In 1999, Ofoto was established by entrepreneur Lisa Gansky. At a time when the masses were still using film, it was the first social and digital online photography website. It proclaimed the digital rupture that the photographic industry was going to witness.
Kodak bought Ofoto in 2001 and digital business of Kodak was run by Lisa Gansky. All the rights for intellectual property and digital capture related to digital photography were owned by Kodak.
The first ever digital camera was created by Kodak. As clients switched from film to digital, Kodak was in pole position to transform its entire business and get the best out of that innovation.
Ofoto had 60 million clients in 2008. However, it was bankrupt by 2012. The question is why?
Gansky explained that the reason for the bankruptcy was because Kodak couldn’t manage to transform its old business model which was focused on film to a new digital model.
Gansky also added that 80% margins on film were made by the company. Initially, a new business model with nowhere near that profitability and a different ramping rate wasn’t enough to convince the senior management to authorize the shift. Instead, digital business model was thought to be a side-business.
The executives who ran the company anticipated a slower transition to digital, new markets would grow with film and they would have had the necessary time to ramp down the business film side as the digital took control. However, unfortunately for them, the shift happened way too rapidly. Kodak was too late, because at one moment the film was there and at the next one it was long gone.
In the digital age across industries, this example has been replicated far and wide, even though the fate of Kodak was sealed by photography sector’s innovation. An example of big and powerful companies which are meant to be the frontrunners, but they fail to meet those expectations and just can’t let go of their previous profitable business and make room for relevant and new business lines driven by social interaction or technology.
For the banking industry, these are stark lessons. Not so long ago, one consultant pointed out that the meetings, executive conferences and boardrooms of the banking sector don’t seem to look anything like their customer base. A lot of high-ranking officials are more interested in their impending retirement full of golf courses rather than use of the sharing economy and mobile cash transfers via start-ups.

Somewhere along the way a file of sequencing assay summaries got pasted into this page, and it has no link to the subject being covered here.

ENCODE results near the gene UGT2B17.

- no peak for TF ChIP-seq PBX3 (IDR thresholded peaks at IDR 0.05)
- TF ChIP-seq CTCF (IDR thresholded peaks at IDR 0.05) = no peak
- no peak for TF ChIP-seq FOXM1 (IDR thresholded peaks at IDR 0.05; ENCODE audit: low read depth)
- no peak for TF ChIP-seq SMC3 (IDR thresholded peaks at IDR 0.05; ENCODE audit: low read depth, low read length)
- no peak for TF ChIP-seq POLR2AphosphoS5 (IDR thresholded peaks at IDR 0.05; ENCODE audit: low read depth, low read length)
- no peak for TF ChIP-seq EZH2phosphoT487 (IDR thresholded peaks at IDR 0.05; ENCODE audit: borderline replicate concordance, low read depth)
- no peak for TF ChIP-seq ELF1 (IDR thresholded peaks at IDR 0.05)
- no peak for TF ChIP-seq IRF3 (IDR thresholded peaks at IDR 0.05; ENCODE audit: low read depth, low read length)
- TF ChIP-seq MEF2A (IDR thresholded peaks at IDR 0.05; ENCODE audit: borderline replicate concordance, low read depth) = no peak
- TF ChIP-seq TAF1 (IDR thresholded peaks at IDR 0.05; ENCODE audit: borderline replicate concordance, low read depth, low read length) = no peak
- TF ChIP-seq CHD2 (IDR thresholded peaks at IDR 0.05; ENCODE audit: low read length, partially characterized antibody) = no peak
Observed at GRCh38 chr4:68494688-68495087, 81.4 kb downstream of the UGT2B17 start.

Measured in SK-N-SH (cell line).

In business, they have lived in an era of being defensive or aggressive and because of that they are not open. They are not aware of the potential of the social element or sharing or the digital technology. They simply cannot embrace the new trends of technology and it seems like they are on a burning boat.
However, many banks will say that this statement is not true. In May, HSBC announced a $200 million investment in tech start-ups. For financial technology suppliers, Santander announced in July a $100 million venture capital fund.
Over three months Escalator, Barclays’ very own building, ran an accelerator for fintech start-ups. An accelerator program was recently announced by Wells Fargo. Fintech start-ups are seeded and scouted by Citi Ventures. It seems like every big bank is helping a fintech hackathon/lab or bootcamp.
However, there’s just one problem- in retail banking it seems like the changes that have happened are trifling in comparison to other industries, such as travel or publishing. Apart from buying actual books, who doesn’t purchase books online? Instead of going to a travel agent, who doesn’t book their hotels and flights using online platforms and peer reviews?
Across sectors, the behavior of consumers has been transformed however banks in the USA still work with checks. Cash transfers abroad in most countries cost huge amounts in commissions. It takes days to clear payment in accounts. With their doors closed, branches waste hours of precious time.
The own cash of a customer is charged for withdrawals by ATMs. The manager of a US retail bank explained the reason behind this decision by saying that if they allow customers to use certain branch for free, why should they pay a cent for the real estate. He added that the problem has five solutions and all of them don’t include paying $6 in order to withdraw money.
Unless a person from the senior management of the big retail banks has the guts to make a remarkable shift, the banking industry could be drown in a flood of more efficient, cheaper and relevant product providers and service.
Eddie George, CEO and founder of NewFinance, a worldwide network for millions of fintech peers and start-ups, points out that a pariah is no longer a virtual currency. He also added that Bitcoin is catching up with PayPal and it is now bigger than Western Union.